Execute With Analysis
Once data is aggregated, it can be segmented in any number of ways - by geography, demography, brand loyalty, purchase history, etc. - and used in any number of marketing and incentive campaigns.
Some retailers target the top 20% of their customers based on purchase amount. Harding says one customer determined that if it could get the top 20% of its customers in the store two more times per year, and persuade them to buy one more item per transaction, it would earn the company close to a billion dollars in incremental sales per year. The numbers can be dramatic. But, how do you get those customers back in and buying more? Harding and David Joseph, manager of global retail strategy/worldwide marketing at CRM software provider SAS (Cary, NC), agree that the key is understanding who they are and what they're buying. Then, they say, you can tune your direct mail better, and include the store-level sales associate in the CRM puzzle. "The associate knows the customer's preferences. Getting him on the phone with customers is an extremely effective way of driving store traffic," says Joseph. "But the clerk can't call every customer," says Harding, "so you need an analytical CRM solution to guide you to the customers who are loyal to your store and the brands you carry."
Dig Deep For Profitability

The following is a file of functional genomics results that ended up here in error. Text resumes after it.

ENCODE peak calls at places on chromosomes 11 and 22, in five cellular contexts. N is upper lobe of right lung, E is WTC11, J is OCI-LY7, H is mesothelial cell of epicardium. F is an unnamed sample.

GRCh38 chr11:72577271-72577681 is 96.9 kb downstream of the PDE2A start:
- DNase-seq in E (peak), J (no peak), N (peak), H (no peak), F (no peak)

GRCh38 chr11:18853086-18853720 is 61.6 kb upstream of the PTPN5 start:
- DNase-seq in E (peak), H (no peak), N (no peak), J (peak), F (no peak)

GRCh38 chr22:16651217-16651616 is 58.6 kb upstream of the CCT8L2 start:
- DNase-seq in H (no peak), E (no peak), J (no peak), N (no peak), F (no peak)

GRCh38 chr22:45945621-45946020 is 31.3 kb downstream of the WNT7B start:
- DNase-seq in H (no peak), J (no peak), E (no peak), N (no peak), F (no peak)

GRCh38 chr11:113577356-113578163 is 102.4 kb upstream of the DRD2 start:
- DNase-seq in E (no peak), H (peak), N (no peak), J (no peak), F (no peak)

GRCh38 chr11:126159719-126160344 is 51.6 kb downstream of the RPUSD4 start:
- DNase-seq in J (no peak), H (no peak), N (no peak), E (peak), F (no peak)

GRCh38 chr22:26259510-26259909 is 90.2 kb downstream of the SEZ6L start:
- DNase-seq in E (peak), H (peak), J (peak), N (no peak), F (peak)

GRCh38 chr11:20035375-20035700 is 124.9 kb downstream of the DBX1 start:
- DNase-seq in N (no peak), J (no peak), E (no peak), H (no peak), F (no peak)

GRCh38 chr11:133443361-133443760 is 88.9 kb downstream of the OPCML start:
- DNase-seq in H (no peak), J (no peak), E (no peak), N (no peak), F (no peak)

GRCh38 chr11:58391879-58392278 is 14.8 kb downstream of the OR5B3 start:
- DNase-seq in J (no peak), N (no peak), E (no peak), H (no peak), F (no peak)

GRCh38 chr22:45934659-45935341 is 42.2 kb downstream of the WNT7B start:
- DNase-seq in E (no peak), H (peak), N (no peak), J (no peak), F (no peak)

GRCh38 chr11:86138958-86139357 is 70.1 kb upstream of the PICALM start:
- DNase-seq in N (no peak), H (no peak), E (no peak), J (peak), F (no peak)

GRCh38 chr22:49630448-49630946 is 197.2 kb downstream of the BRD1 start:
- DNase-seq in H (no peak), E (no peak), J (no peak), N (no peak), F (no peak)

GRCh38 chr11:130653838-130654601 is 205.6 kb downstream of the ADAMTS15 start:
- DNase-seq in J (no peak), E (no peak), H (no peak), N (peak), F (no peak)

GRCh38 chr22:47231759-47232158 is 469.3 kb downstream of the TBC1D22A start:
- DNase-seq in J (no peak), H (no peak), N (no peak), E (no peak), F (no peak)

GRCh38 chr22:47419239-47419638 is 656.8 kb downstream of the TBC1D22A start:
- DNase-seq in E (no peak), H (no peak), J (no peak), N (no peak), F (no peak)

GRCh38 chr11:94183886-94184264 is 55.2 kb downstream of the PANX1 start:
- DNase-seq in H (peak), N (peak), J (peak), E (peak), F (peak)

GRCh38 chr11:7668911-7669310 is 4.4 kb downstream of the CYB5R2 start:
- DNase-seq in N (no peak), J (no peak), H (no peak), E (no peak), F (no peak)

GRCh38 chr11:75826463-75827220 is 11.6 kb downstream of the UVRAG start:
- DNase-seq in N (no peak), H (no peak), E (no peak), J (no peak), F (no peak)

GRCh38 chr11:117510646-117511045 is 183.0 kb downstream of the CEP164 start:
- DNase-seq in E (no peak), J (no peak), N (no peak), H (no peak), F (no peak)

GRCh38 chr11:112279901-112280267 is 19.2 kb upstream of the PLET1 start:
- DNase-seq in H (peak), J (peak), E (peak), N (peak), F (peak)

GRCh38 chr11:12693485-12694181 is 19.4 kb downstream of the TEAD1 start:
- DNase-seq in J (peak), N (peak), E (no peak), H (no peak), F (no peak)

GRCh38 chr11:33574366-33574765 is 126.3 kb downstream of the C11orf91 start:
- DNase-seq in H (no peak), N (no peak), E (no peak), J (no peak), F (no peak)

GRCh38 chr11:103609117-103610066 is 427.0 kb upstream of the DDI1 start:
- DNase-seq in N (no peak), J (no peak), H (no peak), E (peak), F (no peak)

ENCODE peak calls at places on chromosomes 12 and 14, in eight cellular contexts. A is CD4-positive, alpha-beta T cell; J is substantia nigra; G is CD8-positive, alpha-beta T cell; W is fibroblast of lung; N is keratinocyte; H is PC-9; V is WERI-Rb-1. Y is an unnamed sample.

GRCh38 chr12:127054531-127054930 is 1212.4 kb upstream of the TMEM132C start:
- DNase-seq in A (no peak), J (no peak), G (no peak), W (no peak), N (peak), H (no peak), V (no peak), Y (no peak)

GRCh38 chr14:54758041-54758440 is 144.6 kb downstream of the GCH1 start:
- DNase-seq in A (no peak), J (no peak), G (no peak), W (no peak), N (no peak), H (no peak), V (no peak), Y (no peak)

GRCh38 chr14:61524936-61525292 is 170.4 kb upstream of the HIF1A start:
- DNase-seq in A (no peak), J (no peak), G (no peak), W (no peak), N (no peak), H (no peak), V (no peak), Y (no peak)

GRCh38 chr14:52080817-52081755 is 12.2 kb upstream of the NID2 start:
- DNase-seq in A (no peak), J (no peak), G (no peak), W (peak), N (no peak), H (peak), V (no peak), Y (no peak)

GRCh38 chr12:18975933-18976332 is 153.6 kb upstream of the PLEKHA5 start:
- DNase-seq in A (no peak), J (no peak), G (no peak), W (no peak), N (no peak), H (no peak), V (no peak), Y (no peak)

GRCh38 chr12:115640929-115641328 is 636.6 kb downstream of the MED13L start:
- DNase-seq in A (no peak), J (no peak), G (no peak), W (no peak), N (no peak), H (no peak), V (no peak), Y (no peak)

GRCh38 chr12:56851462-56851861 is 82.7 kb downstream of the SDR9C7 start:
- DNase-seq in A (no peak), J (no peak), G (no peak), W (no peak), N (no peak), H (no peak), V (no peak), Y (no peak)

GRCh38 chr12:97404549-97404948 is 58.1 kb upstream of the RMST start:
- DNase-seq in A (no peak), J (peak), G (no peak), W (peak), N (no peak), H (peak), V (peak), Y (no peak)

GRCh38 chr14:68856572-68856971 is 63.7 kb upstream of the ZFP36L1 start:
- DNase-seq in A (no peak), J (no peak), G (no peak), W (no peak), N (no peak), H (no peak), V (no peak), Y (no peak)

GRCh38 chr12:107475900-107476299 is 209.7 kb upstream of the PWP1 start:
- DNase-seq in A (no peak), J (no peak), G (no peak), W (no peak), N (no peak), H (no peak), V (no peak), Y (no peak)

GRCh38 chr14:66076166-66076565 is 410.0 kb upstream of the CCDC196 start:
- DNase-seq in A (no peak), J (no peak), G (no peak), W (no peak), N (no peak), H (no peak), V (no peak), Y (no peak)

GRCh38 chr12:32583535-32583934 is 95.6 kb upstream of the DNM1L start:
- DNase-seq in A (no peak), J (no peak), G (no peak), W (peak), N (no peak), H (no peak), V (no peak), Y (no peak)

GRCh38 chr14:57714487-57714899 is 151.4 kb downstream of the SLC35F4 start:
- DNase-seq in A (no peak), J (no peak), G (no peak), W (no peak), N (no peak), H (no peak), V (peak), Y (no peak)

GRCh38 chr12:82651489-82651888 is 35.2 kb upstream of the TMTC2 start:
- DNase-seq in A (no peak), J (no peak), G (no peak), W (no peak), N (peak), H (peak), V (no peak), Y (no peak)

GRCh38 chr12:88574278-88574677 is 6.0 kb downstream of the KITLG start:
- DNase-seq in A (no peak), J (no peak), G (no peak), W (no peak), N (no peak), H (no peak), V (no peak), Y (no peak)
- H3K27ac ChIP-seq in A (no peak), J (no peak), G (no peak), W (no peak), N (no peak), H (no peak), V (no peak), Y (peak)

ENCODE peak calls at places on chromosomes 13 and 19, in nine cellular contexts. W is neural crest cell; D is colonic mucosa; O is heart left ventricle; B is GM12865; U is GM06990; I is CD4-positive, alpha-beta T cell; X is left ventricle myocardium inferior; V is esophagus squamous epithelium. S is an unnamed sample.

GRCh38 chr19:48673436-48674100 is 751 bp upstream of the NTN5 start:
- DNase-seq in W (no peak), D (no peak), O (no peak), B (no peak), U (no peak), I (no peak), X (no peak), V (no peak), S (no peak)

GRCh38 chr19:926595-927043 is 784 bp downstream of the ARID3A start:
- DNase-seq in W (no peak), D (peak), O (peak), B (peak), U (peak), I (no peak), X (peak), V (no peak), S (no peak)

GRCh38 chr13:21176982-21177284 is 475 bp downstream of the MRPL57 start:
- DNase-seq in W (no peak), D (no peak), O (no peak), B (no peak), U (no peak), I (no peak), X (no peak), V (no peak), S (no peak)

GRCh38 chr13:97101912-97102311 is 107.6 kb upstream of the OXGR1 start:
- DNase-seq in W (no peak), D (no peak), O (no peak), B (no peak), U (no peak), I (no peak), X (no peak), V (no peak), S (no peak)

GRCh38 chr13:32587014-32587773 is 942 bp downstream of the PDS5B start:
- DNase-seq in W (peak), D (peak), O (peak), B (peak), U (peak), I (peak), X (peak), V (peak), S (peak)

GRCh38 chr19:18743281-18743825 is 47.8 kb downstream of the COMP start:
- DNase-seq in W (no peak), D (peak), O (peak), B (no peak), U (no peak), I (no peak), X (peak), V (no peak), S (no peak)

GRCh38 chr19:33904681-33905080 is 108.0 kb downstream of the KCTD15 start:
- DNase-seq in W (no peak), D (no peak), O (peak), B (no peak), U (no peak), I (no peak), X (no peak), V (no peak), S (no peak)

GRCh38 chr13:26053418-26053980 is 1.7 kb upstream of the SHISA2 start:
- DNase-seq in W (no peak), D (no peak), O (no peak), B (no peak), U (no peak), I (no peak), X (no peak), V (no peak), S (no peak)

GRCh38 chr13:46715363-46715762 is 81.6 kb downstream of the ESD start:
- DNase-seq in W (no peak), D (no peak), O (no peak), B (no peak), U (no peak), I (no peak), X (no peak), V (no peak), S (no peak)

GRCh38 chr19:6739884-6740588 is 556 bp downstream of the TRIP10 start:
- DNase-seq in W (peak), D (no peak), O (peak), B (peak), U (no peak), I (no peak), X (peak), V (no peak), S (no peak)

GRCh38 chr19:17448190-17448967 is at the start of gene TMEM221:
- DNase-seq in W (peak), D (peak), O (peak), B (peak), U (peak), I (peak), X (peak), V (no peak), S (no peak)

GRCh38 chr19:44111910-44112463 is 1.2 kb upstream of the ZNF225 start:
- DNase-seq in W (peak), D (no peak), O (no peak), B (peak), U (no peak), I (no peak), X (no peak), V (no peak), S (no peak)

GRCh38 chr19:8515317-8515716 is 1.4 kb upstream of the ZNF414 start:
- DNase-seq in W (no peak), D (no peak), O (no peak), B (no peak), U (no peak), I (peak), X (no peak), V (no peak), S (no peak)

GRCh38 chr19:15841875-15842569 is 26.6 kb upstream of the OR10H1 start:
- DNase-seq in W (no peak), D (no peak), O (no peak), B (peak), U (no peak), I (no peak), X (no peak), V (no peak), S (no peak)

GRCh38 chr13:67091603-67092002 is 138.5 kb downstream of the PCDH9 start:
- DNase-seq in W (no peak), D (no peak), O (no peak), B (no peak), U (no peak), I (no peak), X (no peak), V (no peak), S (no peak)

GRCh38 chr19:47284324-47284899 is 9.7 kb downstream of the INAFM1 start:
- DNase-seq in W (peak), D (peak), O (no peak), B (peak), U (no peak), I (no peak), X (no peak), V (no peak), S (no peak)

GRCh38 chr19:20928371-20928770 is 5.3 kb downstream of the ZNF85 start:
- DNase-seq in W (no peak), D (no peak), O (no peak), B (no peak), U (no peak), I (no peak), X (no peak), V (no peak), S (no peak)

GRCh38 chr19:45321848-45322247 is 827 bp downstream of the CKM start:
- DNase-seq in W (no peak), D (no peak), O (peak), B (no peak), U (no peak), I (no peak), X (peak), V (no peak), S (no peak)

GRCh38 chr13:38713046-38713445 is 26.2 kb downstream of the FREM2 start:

It makes good sense to integrate back-end applications like merchandise and inventory management with your CRM package. After all, you obviously can't keep a loyal customer coming back for his favorite brand if you discontinue it. But should you integrate your accounting application? What about returns management? Is there any sense in tying human resources into CRM? Yes, yes, and yes, says Joseph. "The problem retailers currently have is being able to measure profitability. Loyalty does not spell profitability," he asserts. "The sale of high ticket items means nothing if the return rate is through the roof. Retailers need to analyze the profitability of their 'preferred' customers to determine how much money they should spend on keeping them," he says. Completing the loop by integrating back-office applications to help account for costs is the only way to make this happen.
Joseph says retailers interested in CRM should first focus on the cost to acquire, serve, and maintain customers. "Somewhere in a retailer's IT scenario is data on cost per catalog, mailing, ad placed, etc. There is data on the picking, packing, and shipping expenses of mailing merchandise to catalog customers. There is information on the cost of returned goods. There are customer service representative payroll expenses. It's up to the retailer how deep it wants to take this and how directly it wants to apply these costs to individual customers, but these costs should certainly be applied when classifying them," he says. "Only then can strategic decisions be made about 'best' customers."
I'm not sure how much my dealer paid the manufacturer for the tractor I bought, but I can almost guarantee I was the least profitable buyer that salesman saw all summer. Not only did he not earn a red cent of my money, his company spent a lot of money serving me. Good for me, bad for him. As for my preferred customer status, I'm sure if the store did its homework, it would realize it prefers the business of my neighbor more. He paid full price for the same model.